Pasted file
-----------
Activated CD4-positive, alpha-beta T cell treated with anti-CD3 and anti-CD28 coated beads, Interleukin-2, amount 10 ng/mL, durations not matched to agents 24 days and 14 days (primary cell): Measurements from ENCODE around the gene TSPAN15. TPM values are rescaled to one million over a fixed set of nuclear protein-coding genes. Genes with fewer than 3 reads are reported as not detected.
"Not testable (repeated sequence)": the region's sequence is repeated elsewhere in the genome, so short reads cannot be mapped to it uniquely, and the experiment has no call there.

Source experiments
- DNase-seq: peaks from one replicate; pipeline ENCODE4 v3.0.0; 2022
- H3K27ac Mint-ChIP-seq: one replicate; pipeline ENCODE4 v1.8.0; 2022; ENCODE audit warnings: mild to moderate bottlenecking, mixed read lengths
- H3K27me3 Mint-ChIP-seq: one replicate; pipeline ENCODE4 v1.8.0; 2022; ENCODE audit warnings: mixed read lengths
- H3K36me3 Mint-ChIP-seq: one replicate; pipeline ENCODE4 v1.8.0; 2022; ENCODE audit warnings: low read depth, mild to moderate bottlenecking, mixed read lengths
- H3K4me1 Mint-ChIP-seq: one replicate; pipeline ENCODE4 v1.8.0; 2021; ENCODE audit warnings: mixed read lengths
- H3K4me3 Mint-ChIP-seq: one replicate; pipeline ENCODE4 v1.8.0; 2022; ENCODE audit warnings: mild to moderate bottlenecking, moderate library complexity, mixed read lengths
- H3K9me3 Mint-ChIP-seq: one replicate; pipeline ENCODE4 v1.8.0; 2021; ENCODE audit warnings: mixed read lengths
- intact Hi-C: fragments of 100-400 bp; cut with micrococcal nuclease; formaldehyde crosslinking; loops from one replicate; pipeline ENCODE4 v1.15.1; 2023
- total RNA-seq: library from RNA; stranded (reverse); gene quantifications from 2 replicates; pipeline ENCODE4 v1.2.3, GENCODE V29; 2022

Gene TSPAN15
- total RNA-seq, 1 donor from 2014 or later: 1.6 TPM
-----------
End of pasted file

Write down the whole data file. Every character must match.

Activated CD4-positive, alpha-beta T cell treated with anti-CD3 and anti-CD28 coated beads, Interleukin-2, amount 10 ng/mL, durations not matched to agents 24 days and 14 days (primary cell): Measurements from ENCODE around the gene TSPAN15. TPM values are rescaled to one million over a fixed set of nuclear protein-coding genes. Genes with fewer than 3 reads are reported as not detected.
"Not testable (repeated sequence)": the region's sequence is repeated elsewhere in the genome, so short reads cannot be mapped to it uniquely, and the experiment has no call there.

Source experiments
- DNase-seq: peaks from one replicate; pipeline ENCODE4 v3.0.0; 2022
- H3K27ac Mint-ChIP-seq: one replicate; pipeline ENCODE4 v1.8.0; 2022; ENCODE audit warnings: mild to moderate bottlenecking, mixed read lengths
- H3K27me3 Mint-ChIP-seq: one replicate; pipeline ENCODE4 v1.8.0; 2022; ENCODE audit warnings: mixed read lengths
- H3K36me3 Mint-ChIP-seq: one replicate; pipeline ENCODE4 v1.8.0; 2022; ENCODE audit warnings: low read depth, mild to moderate bottlenecking, mixed read lengths
- H3K4me1 Mint-ChIP-seq: one replicate; pipeline ENCODE4 v1.8.0; 2021; ENCODE audit warnings: mixed read lengths
- H3K4me3 Mint-ChIP-seq: one replicate; pipeline ENCODE4 v1.8.0; 2022; ENCODE audit warnings: mild to moderate bottlenecking, moderate library complexity, mixed read lengths
- H3K9me3 Mint-ChIP-seq: one replicate; pipeline ENCODE4 v1.8.0; 2021; ENCODE audit warnings: mixed read lengths
- intact Hi-C: fragments of 100-400 bp; cut with micrococcal nuclease; formaldehyde crosslinking; loops from one replicate; pipeline ENCODE4 v1.15.1; 2023
- total RNA-seq: library from RNA; stranded (reverse); gene quantifications from 2 replicates; pipeline ENCODE4 v1.2.3, GENCODE V29; 2022

Gene TSPAN15
- total RNA-seq, 1 donor from 2014 or later: 1.6 TPM